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I have following type of list

[1, 0.23]
[2, 0.39]
[4, 0.31]
[5, 0.27]

I want to sort this in descending order of the second column. I tried 'sorted' function in python. But gives me a 'TypeError' : 'float' object is unsubscriptable. Please help me solve this problem.

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closed as off-topic by Martijn Pieters, Inbar Rose, glts, Ashwini Chaudhary, Neil Knight Sep 2 '13 at 14:42

This question appears to be off-topic. The users who voted to close gave this specific reason:

  • "Questions concerning problems with code you've written must describe the specific problem — and include valid code to reproduce it — in the question itself. See SSCCE.org for guidance." – Martijn Pieters, Inbar Rose, Ashwini Chaudhary, Neil Knight
If this question can be reworded to fit the rules in the help center, please edit the question.

    
I'm sorry, but that's not a list. That is a sequence of numbers with newlines, but not any Python structure. Please post the actual code that failed for you, and the representation of the list. –  Martijn Pieters Sep 1 '13 at 22:46
    
Now we have a sequence of python lists; is there an outer list? –  Martijn Pieters Sep 1 '13 at 22:47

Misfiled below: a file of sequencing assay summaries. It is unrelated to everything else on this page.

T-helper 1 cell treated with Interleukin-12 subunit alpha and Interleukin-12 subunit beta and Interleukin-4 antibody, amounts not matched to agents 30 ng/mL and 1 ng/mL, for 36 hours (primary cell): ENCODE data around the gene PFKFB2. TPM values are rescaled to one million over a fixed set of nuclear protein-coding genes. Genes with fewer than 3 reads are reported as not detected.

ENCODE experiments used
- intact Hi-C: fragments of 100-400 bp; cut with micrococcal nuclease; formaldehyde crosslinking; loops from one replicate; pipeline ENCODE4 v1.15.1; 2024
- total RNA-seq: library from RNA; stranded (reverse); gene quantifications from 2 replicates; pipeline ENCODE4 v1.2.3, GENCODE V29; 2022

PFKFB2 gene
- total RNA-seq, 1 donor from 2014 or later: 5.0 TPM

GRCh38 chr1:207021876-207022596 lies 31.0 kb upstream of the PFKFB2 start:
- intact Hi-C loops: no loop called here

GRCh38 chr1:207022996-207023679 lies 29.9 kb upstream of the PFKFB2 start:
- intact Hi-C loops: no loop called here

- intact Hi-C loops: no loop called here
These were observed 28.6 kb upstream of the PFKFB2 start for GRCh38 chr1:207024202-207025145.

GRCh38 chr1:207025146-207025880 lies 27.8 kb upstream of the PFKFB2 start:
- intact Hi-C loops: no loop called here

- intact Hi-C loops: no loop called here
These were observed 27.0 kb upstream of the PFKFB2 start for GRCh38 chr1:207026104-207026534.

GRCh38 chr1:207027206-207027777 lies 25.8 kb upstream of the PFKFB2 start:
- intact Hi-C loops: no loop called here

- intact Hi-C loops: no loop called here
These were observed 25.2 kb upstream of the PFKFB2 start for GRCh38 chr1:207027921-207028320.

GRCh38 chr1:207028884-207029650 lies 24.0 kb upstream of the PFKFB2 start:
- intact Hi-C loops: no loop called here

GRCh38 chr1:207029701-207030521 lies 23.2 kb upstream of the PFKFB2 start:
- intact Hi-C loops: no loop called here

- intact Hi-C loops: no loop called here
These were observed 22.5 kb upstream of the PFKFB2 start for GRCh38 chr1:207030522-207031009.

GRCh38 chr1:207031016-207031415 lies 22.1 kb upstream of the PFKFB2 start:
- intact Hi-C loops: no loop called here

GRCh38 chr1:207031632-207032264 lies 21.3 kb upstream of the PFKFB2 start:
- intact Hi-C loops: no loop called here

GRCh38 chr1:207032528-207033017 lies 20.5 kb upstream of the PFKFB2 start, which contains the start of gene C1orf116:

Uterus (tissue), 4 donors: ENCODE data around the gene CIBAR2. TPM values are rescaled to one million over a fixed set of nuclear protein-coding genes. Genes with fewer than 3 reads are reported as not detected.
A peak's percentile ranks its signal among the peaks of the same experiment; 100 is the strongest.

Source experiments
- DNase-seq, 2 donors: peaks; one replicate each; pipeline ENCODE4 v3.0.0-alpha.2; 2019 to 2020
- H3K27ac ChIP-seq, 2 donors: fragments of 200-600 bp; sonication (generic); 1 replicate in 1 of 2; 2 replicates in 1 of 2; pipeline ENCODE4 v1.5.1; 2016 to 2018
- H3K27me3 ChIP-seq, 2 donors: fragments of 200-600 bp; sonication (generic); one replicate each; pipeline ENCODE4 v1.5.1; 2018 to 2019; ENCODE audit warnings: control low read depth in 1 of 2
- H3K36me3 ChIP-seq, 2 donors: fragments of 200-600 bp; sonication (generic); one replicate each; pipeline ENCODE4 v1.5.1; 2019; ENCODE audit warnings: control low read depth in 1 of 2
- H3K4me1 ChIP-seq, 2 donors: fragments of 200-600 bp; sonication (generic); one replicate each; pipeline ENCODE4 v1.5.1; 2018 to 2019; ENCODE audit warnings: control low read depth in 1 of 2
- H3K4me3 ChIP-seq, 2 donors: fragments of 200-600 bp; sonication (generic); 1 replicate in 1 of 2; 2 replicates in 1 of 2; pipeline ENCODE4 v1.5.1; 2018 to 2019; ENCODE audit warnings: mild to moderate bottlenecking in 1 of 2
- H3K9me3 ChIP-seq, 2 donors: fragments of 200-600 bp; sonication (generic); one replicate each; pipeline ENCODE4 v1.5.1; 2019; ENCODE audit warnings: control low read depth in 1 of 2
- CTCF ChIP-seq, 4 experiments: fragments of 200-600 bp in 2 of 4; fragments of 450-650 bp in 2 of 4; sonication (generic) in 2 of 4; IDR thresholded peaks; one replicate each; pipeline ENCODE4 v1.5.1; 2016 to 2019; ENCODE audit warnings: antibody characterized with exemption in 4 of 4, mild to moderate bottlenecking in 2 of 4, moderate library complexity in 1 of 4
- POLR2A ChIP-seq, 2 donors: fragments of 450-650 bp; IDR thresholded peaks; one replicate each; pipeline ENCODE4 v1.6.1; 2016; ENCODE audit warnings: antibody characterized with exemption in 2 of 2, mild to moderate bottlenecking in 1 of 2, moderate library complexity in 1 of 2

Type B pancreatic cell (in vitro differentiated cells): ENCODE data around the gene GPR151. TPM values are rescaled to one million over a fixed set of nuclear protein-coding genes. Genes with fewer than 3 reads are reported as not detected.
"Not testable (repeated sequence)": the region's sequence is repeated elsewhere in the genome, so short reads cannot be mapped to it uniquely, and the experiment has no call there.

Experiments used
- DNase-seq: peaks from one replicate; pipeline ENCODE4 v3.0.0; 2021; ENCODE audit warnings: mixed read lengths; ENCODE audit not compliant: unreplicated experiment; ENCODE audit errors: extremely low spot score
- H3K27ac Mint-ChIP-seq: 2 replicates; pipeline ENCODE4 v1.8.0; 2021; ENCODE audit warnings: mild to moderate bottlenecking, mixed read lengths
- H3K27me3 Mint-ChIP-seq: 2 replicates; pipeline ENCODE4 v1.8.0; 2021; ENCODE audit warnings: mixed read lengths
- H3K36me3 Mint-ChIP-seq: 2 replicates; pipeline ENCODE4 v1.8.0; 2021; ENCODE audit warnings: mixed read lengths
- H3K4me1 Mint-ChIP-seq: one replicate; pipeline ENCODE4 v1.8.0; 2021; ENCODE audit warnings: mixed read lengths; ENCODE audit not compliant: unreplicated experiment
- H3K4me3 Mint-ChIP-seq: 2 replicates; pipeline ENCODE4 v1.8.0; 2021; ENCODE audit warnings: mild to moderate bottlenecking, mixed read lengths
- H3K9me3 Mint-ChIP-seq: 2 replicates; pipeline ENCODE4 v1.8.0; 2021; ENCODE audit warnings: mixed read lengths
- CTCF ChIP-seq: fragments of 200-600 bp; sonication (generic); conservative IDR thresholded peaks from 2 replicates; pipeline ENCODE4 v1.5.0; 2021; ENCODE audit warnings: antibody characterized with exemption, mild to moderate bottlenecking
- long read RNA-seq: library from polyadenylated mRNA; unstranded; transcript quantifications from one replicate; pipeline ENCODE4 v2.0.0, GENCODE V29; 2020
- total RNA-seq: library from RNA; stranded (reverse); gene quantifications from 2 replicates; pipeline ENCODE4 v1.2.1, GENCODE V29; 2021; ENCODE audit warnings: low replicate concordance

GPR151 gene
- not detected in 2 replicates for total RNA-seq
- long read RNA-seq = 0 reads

2 Answers 2

You can use a lambda:

>>> li=[[1, 0.23],
... [2, 0.39],
... [4, 0.31],
... [5, 0.27]]
>>> sorted(li,key=lambda l:l[1], reverse=True)
[[2, 0.39], [4, 0.31], [5, 0.27], [1, 0.23]]

Or the other way:

>>> sorted(li,key=lambda l:l[1])
[[1, 0.23], [5, 0.27], [4, 0.31], [2, 0.39]]
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To sort a list of lists on the second column, use operator.itemgetter() for ease and clarity:

from operator import itemgetter
outputlist = sorted(inputlist, key=itemgetter(1), reverse=True)

or, to sort in-place:

from operator import itemgetter
inputlist.sort(key=itemgetter(1), reverse=True)

itemgetter() is a little faster than using a lambda for the task.

Demo:

>>> from operator import itemgetter
>>> inputlist = [
...     [1, 0.23],
...     [2, 0.39],
...     [4, 0.31],
...     [5, 0.27],
... ]
>>> sorted(inputlist, key=itemgetter(1), reverse=True)
[[2, 0.39], [4, 0.31], [5, 0.27], [1, 0.23]]

You'd only see your exception if you had floating point values in your inputlist directly:

>>> inputlist.append(4.2)
>>> inputlist
[[1, 0.23], [2, 0.39], [4, 0.31], [5, 0.27], 4.2]
>>> sorted(inputlist, key=itemgetter(1), reverse=True)
Traceback (most recent call last):
  File "<stdin>", line 1, in <module>
TypeError: 'float' object is not subscriptable

(for Python 3; Python 2's error message is slightly different, resulting in TypeError: 'float' object has no attribute '__getitem__' instead).

This is because the itergetter(1) call is applied to all elements in the outer list but only works on nested ordered sequences, not on the one floating point value now added.

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I tried this, but since my second column is float it gives me 'TypeError' : 'float' object is unsubscriptable –  Chinthaka Nadun Ratnaweera Sep 1 '13 at 22:54
1  
@ChinthakaNadunRatnaweera: No, then your list is not nested. You have float values directly referenced in your outer list. Print your list and copy it to your question. –  Martijn Pieters Sep 1 '13 at 22:56

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